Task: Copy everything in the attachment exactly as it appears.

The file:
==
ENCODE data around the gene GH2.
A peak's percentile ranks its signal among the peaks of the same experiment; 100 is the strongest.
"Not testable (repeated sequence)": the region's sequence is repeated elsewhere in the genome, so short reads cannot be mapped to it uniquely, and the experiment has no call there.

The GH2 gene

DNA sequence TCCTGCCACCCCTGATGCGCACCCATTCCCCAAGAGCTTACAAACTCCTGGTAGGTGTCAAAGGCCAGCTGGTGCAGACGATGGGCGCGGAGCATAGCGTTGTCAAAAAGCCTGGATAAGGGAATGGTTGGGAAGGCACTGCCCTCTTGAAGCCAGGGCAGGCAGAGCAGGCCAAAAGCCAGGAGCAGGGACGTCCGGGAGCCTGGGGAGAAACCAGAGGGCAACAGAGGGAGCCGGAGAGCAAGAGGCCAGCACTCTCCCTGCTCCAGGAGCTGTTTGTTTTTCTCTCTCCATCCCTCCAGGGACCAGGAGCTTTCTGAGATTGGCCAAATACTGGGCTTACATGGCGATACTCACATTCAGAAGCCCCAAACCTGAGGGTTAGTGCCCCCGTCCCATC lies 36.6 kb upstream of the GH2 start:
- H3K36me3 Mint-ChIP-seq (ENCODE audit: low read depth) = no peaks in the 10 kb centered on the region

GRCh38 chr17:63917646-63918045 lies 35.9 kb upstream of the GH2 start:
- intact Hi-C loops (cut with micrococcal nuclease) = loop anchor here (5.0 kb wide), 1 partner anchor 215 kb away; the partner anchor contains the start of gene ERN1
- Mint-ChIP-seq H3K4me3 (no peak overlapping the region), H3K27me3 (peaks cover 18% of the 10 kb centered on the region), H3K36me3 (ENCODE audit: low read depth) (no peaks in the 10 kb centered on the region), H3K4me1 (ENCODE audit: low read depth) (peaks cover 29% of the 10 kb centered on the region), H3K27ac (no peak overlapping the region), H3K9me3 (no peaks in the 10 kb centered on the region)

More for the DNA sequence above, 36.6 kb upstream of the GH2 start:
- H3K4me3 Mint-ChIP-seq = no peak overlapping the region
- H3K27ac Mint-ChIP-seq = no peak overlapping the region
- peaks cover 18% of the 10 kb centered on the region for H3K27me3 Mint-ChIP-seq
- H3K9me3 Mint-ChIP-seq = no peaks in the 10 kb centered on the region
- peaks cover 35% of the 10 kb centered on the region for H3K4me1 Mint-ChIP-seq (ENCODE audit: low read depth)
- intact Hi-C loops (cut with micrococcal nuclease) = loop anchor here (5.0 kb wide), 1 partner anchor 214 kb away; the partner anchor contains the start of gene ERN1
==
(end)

ENCODE data around the gene GH2.
A peak's percentile ranks its signal among the peaks of the same experiment; 100 is the strongest.
"Not testable (repeated sequence)": the region's sequence is repeated elsewhere in the genome, so short reads cannot be mapped to it uniquely, and the experiment has no call there.

The GH2 gene

DNA sequence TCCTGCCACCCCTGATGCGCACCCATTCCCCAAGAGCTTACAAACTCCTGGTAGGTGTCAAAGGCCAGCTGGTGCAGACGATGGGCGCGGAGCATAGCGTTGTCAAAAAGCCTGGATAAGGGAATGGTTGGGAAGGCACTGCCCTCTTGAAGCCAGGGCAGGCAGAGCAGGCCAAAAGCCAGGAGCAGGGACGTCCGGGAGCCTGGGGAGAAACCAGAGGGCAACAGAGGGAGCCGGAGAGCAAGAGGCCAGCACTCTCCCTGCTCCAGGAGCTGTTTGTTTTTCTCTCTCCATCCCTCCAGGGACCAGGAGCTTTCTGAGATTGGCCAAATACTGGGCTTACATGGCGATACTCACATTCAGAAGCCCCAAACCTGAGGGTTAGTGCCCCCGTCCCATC lies 36.6 kb upstream of the GH2 start:
- H3K36me3 Mint-ChIP-seq (ENCODE audit: low read depth) = no peaks in the 10 kb centered on the region

GRCh38 chr17:63917646-63918045 lies 35.9 kb upstream of the GH2 start:
- intact Hi-C loops (cut with micrococcal nuclease) = loop anchor here (5.0 kb wide), 1 partner anchor 215 kb away; the partner anchor contains the start of gene ERN1
- Mint-ChIP-seq H3K4me3 (no peak overlapping the region), H3K27me3 (peaks cover 18% of the 10 kb centered on the region), H3K36me3 (ENCODE audit: low read depth) (no peaks in the 10 kb centered on the region), H3K4me1 (ENCODE audit: low read depth) (peaks cover 29% of the 10 kb centered on the region), H3K27ac (no peak overlapping the region), H3K9me3 (no peaks in the 10 kb centered on the region)

More for the DNA sequence above, 36.6 kb upstream of the GH2 start:
- H3K4me3 Mint-ChIP-seq = no peak overlapping the region
- H3K27ac Mint-ChIP-seq = no peak overlapping the region
- peaks cover 18% of the 10 kb centered on the region for H3K27me3 Mint-ChIP-seq
- H3K9me3 Mint-ChIP-seq = no peaks in the 10 kb centered on the region
- peaks cover 35% of the 10 kb centered on the region for H3K4me1 Mint-ChIP-seq (ENCODE audit: low read depth)
- intact Hi-C loops (cut with micrococcal nuclease) = loop anchor here (5.0 kb wide), 1 partner anchor 214 kb away; the partner anchor contains the start of gene ERN1